Plastic memory could replace silicon

By on November 12, 2003, 11:57 PM
A new memory technology promises to store more data at less cost than the expensive-to-build silicon chips used by popular consumer gadgets including digital cameras, cell phones and portable music players. The magical ingredient isnít smaller transistors or an exotic material cooked up by the semiconductor industry.Itís a plastic.

Read more: [URL=http://www.msnbc.com/news/992554.asp]MSNBC[/URL].




User Comments: 8

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---agissi--- said:
how does that work with plastic?! :confused:
wicka_wicka said:
Yes, because we always need MORE things that rely on Petroleum...
StormBringer said:
thats actually a good thing Wicka, since plastic is a waste product created when making gasoline. Finding more uses for plastics reduces the waste materials that would be created anyway, since gasoline is produced in quite large quanities anyway.
wicka_wicka said:
It's a waste product? Hm, I didn't know that. I guess I learned something today. Anyway, what happened to the whole "metal replacing silicon" thing. I read about it awhile ago.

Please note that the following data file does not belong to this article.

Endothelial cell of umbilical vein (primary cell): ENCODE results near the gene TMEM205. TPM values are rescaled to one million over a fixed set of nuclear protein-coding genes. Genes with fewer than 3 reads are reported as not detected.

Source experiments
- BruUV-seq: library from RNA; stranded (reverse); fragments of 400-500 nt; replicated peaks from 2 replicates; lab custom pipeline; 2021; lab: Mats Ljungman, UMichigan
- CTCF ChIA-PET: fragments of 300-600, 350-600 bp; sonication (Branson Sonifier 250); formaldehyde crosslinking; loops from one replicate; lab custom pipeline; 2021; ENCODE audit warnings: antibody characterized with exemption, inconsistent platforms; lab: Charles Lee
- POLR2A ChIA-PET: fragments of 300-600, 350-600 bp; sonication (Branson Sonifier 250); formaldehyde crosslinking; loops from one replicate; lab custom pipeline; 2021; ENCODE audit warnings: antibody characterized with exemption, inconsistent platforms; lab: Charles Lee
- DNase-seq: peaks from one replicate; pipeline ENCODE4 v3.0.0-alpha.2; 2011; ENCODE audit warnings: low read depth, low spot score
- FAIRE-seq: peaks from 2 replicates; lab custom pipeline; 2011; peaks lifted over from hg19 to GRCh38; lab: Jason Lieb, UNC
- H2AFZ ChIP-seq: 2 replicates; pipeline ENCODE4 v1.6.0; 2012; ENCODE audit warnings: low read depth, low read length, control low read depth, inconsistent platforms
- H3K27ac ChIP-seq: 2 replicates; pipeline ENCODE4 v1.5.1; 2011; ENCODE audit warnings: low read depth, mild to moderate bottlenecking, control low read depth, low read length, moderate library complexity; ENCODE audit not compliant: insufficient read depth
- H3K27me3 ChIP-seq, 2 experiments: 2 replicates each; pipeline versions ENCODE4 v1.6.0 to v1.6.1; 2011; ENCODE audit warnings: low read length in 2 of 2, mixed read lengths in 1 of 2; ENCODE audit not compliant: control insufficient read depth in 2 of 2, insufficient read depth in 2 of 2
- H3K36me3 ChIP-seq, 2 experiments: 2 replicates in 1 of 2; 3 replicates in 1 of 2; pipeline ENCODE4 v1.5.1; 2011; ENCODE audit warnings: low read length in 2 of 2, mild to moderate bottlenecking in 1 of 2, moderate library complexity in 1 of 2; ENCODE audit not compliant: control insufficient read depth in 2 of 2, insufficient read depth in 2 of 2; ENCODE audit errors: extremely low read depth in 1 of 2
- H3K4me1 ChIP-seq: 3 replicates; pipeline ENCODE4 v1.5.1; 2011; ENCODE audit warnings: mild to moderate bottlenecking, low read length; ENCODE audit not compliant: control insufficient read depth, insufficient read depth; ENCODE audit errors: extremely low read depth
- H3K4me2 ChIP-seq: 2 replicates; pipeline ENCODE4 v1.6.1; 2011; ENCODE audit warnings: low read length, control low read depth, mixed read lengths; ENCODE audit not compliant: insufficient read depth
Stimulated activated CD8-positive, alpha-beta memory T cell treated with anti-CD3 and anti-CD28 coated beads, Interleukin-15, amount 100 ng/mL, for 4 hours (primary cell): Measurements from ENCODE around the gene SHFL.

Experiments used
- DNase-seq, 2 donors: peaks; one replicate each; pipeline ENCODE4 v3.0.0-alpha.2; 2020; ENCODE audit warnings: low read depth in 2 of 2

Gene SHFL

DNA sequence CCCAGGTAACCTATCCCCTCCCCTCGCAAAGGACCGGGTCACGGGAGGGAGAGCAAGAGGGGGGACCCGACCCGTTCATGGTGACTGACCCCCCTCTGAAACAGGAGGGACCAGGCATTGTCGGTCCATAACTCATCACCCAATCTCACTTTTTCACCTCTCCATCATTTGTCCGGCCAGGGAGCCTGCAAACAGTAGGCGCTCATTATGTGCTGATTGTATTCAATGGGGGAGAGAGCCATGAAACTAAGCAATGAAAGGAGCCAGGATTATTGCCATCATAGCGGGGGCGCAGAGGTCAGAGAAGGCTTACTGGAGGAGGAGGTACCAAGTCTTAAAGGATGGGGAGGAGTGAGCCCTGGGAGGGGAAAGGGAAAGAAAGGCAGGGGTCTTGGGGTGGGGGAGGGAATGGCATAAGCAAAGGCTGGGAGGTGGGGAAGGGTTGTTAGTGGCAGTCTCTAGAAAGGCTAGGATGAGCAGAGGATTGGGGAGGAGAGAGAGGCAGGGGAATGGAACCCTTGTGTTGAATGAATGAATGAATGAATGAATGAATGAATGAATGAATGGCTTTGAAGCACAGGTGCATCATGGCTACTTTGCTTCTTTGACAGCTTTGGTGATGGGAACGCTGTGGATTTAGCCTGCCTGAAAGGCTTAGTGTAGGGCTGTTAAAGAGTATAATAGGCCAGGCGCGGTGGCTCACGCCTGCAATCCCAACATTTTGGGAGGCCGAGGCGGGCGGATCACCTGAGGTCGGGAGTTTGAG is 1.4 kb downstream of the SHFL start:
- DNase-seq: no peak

young&wild said:
Yeah its a waste product, a more formal term will be a byproduct. Petroleum is pretty useful besides providing energy, most of the byproducts created includes asphalt and tar.
Mictlantecuhtli said:
Sorry about this sidetracking butTar, n.A dark, oily, viscous material, consisting mainly of hydrocarbons, produced by the destructive distillation of organic substances such as wood, coal, or peat.Doesn't look like a petroleum byproduct to me.
young&wild said:
I understamd your point Mict. Believe or not Propane also a component found in gas is found in oil in a dissolved form. Its still considered a byproduct although it can be used as a fuel. Back from where i come from (Brunei), we have our propane burnt off. If you happen to be near the oil town, you can see any incinerator located in a refinery with a flame on top of it. Thats the propane burnimg off.
StormBringer said:
byproduct and waste material are not always interchangeable terms.
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